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The decarboxylation reaction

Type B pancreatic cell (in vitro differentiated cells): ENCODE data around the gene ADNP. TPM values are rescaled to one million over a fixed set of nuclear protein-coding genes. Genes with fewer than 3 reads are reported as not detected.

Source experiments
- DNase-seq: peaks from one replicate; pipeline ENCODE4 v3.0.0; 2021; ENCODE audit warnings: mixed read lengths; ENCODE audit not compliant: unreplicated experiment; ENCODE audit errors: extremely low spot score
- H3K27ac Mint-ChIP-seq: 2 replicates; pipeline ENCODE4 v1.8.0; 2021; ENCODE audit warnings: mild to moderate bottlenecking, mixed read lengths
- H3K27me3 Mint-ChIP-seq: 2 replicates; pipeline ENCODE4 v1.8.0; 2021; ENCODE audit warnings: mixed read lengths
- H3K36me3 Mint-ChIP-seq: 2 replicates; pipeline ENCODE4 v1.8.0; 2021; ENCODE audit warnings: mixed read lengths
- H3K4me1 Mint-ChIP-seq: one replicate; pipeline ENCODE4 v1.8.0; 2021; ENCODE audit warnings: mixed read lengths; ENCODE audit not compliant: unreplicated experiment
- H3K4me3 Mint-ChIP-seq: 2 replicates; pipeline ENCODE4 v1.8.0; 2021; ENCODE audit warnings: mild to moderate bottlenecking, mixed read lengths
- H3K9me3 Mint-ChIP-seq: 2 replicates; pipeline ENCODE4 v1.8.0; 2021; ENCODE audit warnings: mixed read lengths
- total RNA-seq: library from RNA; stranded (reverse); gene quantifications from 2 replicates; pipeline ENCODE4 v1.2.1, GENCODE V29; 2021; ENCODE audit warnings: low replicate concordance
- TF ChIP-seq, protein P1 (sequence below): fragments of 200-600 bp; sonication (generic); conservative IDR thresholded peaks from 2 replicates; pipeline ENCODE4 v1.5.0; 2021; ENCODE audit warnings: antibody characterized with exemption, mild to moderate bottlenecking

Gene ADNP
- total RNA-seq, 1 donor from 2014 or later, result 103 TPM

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Original title: The decarboxylation reaction, which has been studied for more than 200 years, can become a hot spot again in this way. Previously, we introduced the recent progress in the study of photoredox-catalyzed C (sp 3) -H arylation reactions (). This kind of reaction mainly involves the formation of the corresponding carbon-centered radicals from the C (SP3) -H bond at the α-position of aliphatic compounds containing heteroatoms (N, O, S, etc.), such as aliphatic amines, ethers, thioethers, etc., by hydrogen atom transfer (HAT), followed by coupling with halogenated aromatic hydrocarbons in the presence of Ni catalyst to obtain the target products. What we are going to discuss today is also an arylation reaction, but through another way, the decarboxylation of aliphatic carboxylic acids produces radical active species, which further completes the subsequent transformation. Carboxylic acids are diverse and abundant in nature, and many of these compounds have been commercialized. Decarboxylation of these compounds as raw materials into other synthons is an effective strategy to obtain a variety of structural units. Throughout the development of organic chemistry research, decarboxylation reaction can be regarded as a classical chemical transformation. As Early as in 1849, German chemist Adolph Kolbe discovered that high-concentration CH3COONa solution could undergo decarboxylation dimerization by electrolysis to form C2H6, in which CH3COO- could be oxidized at the anode and eliminate one molecule of CO2 to form · CH3. The Kolbe electrolysis reaction was born by coupling two molecules of · CH3 to form the final product. Later, this method was extended to other higher aliphatic carboxylic acids, and even two different carboxylic acids were mixed to prepare more complex hydrocarbons. Reaction Mechanism of Kolbe Electrolysis Reaction (Image Source: Reference [2]) Another well-known decarboxylation reaction is the Hunsdiecker reaction. In 1861, Russian chemist A. Borodine mixed CH 3COOAg with Br 2, and a molecule of CO 2 was eliminated under heating to give the decarboxylated brominated product. Until 1942, German chemist H. Hunsdiecker further studied the reaction process, extended the substrates involved in the reaction to aliphatic carboxylic acids, which were converted to the corresponding silver salts and then introduced Br 2, and then heated to obtain brominated hydrocarbons with one carbon atom reduced. This decarboxylation and bromination process is not only suitable for aliphatic carboxylic acids such as alkyl and alkenyl, but also for some aromatic carboxylic acids. Br2 can be replaced by other halogen sources such as Cl2 and I2, and even more mild halogenation reagents such as BrCCl3 and CHI3 can be used to complete the above transformation after the reaction conditions are improved. Hunsdiecker reaction (Image: Reference [3]) In addition, Derek Barton, a British chemist, also developed a series of reactions named after him, including Barton's radical decarboxylation reaction. The reaction starts from the aliphatic carboxylic acid and is converted into the thiohydroxamic acid ester, and then decarboxylation reduction is carried out to obtain the alkane product. To this day, many people continue to study reactions involving decarboxylation processes using carboxylic acids as raw materials, and the discussion is increasing. Barton Radical Decarboxylation (Image: Reference [4]) Expand the full text From the reactions mentioned above, we can find that most of the carboxylic acid substrates are decarboxylated through the free radical pathway to produce the corresponding free radical intermediates, which then participate in the subsequent chemical transformation. Photoredox catalysis has also been developed with the vigorous revival of free radical chemistry in recent years, so people will also think of using this way to design decarboxylation reactions. In this issue, we will introduce the achievements in the research of photoredox-catalyzed decarboxylation and arylation of aliphatic carboxylic acids, the protagonist of which is still Professor David W. C. MacMillan of Princeton University in the United States. In 2014, Professor David W. C. MacMillan's team used Ir [p-F (t Bu) -ppy] 3 as a photoredox catalyst to realize the decarboxylation coupling of α-amino acids modified by N-Boc protecting groups with terephthalonitrile, and finally obtained benzylamine products. Both cyclic and acyclic α-amino acids can participate in the reaction, and the source of arylation can be replaced by other electron-withdrawing substituents (4-cyanobenzoic acid methyl ester, 4-cyanophenyl diethyl phosphite, etc.) Or even heteroaromatic nitriles. Decarboxylative coupling of N-Boc protecting group-modified α-amino acids with terephthalonitrile (Image source: Reference [6]) Substrate range for N-Boc protecting group-modified α-amino acids (Image source: Reference [6]) Range of substrates for aromatic nitriles (Image source: Reference [6]) The reaction involves an Ir III/Ir IV/Ir III catalytic cycle, and the decarboxylation of the alpha-amino acid is mainly completed through the following way: the alpha-amino acid 5 modified by an N-Boc protecting group is deprotonated under the action of alkali CsF, One-electron oxidation by Ir IV photoredox-catalyzed active species gives the carboxyl radical intermediate, which is then rapidly decarboxylated (eliminating one molecule of CO2) to form the α-amino radical 6. 6 is further combined with aromatic nitrile free radical anion to obtain the target product. Possible catalytic cycles for the reaction (Image: Ref. [6]) In the same year, they cooperated with Professor Abigail G. Doyle of Princeton University in the United States, using NiCl2 coordinated by 4,4 '-di-tert-butyl-2, decarboxylation after extraction ,jacketed glass reactor,2' -bipyridine (dtbbpy) as a transition metal catalyst. Ir [dF (CF 3) ppy] 2 (dtbbpy) PF 6 was used as a photoredox catalyst to realize the decarboxylation coupling of N-Boc protecting group-modified α-amino acids with halogenated aromatic hydrocarbons. Ni/photoredox-catalyzed decarboxylation coupling of N-Boc protecting group-modified α-amino acids with halogenated aromatic hydrocarbons (Image source: Reference [7]) This dual catalytic system has also been seen in previous articles (see recommended reading at the end of this article [1] [2]), and in fact, the combination of Ni catalysts with photoredox catalysts to design C-C bond coupling reactions began with this work. The process of α-amino acid decarboxylation to form α-amino radical 4 is similar to the previous reaction, and 4 can be further coupled with bromine and iodobenzene through C (sp 3) -C (sp 2) bonds in the presence of Ni catalyst, thus obtaining decarboxylation arylation products. In addition, halogenated heteroaromatics can also be used as the source of arylation. Because of the low electron density of the aromatic ring of pyridine and pyrimidine, the corresponding chlorinated compounds also have good reactivity. The catalytic cycle involved in the dual catalytic system (Image source: Reference [7]) In 2016, Professor of David W. C. MacMillan cooperated with Professor of Gregory C. Fu of California Institute of Technology (California Institute of Technology). Chiral bisoxazoline ligand 6 modified NiCl2 was used as a transition metal catalyst. Based on the above biscatalytic system, the asymmetric decarboxylation coupling of N-Boc protected α-amino acids with bromoaromatic (hetero) hydrocarbons was designed, and chiral benzylamines were obtained with good enantioselectivity. Tetrabutylammonium iodide (TBAI) was used as an additive to increase the reaction rate. Asymmetric Decarboxylation Coupling of N-Boc Protecting Group Modified α-Amino Acids with Brominated (Hetero) Aromatic Hydrocarbons (Image Source: Reference [8]) In order to demonstrate the practical value of this method, they also synthesized two chiral benzylamines 7, 8, 7 and 8 from leucine modified by N-Boc protecting group, which can be used to obtain two bioactive molecules through C-C bond coupling of amide and Buchwald-Hartwig amination, respectively. Application of Asymmetric Decarboxylation Coupling to Chiral Benzylamine (Image Source: Reference [8]) Another work also involves the decarboxylation process, but the reaction materials are different. Professor David W. C. MacMillan also cleverly used oxalyl chloride to condense with alcohol to obtain the corresponding oxalyl monoester, which could be directly used in decarboxylation coupling reaction without purification, and could realize C (sp 3) -C (sp 2) bond coupling with bromoaromatic hydrocarbons by means of Ni/photoredox dual-catalytic system. In the meantime, oxalic acid monoester needs to eliminate two molecules of CO2 to form alkyl radicals. Decarboxylative coupling of oxalic acid monoesters with brominated aromatic hydrocarbons (Image source: Ref. [9]) These are the main works of photoredox-catalyzed decarboxylation and arylation of aliphatic carboxylic acids in recent years. At this point, you may ask, what is the advantage of photoredox catalytic system compared with the previous electrochemical and thermal reaction mode of decarboxylation process? The answer, of course, is that the reaction conditions are milder and the decarboxylation can proceed smoothly at room temperature, thus further expanding the scope of application of the substrate. In addition, with the development of transition metal-catalyzed reactions, the cross-coupling process is no longer limited to C-C bonds, C-N, C-O and C-X (X = Cl, Br, I) bonds and other coupling reactions have been reported, which means that in addition to the decarboxylation described in this paper, more other types of transformations can be achieved by combining photoredox catalysts with transition metal catalysts. I will continue to discuss this in subsequent articles. [1] C (SP3) -H bond activation: another window can be opened by closing the door of the directing group [2] Sp3-hybridized C-C bond coupling is too difficult? It is recommended that you use this method taught by MacMillan. References [1] Jonathan D. Bell et al., Recent advances in visible light-activated radical coupling reactions triggered by (i) ruthenium, (ii) iridium and (iii) organic photoredox agents. Chem. Soc. Rev. 2021, 50 , 9540. [2] A. K. Vijh et al., Electrode Kinetic Aspects of the Kolbe Reaction. Chem. Rev. 1967, 67 , 623. [3] Robert G. Johnson et al., The Degradation Of Carboxylic Acid Salts By Means Of Halogen - The Hunsdiecker Reaction. Chem. Rev. 1956, 56 , 219. [4] László Kürti, Barbara Czakó. Strategic Applications of Named Reactions in Organic Synthesis [M]: Elsevier, 2005. [5] Derek H. R. Barton et al., The invention of new radical chain reactions. Part VIII. Radical chemistry of thiohydroxamic esters; A new method for the generation of carbon radicals from carboxylic acids. Tetrahedron 1985, 41 , 3901. [6] Zhiwei Zuo et al., Decarboxylative Arylation of α-Amino Acids via Photoredox Catalysis: A One-Step Conversion of Biomass to Drug Pharmacophore. J. Am. Chem. Soc. 2014, 136 , 5257. [7] Zhiwei Zuo et al., Merging photoredox with nickel catalysis: Coupling of α-carboxyl sp 3 -carbons with aryl halides. Science 2014, 345 , 437. [8] Zhiwei Zuo et al., Enantioselective Decarboxylative Arylation of α-Amino Acids via the Merger of Photoredox and Nickel Catalysis. J. Am. Chem. Soc. 2016, 138 , 1832. [9] Xiaheng Zhang et al., Alcohols as Latent Coupling Fragments for Metallaphotoredox Catalysis: sp 3 -sp 2 Cross-Coupling of Oxalates with Aryl Halides. J. Am. Chem. Soc. 2016,wiped film evaporator, 138 , 13862. Return to Sohu , see more Responsible Editor: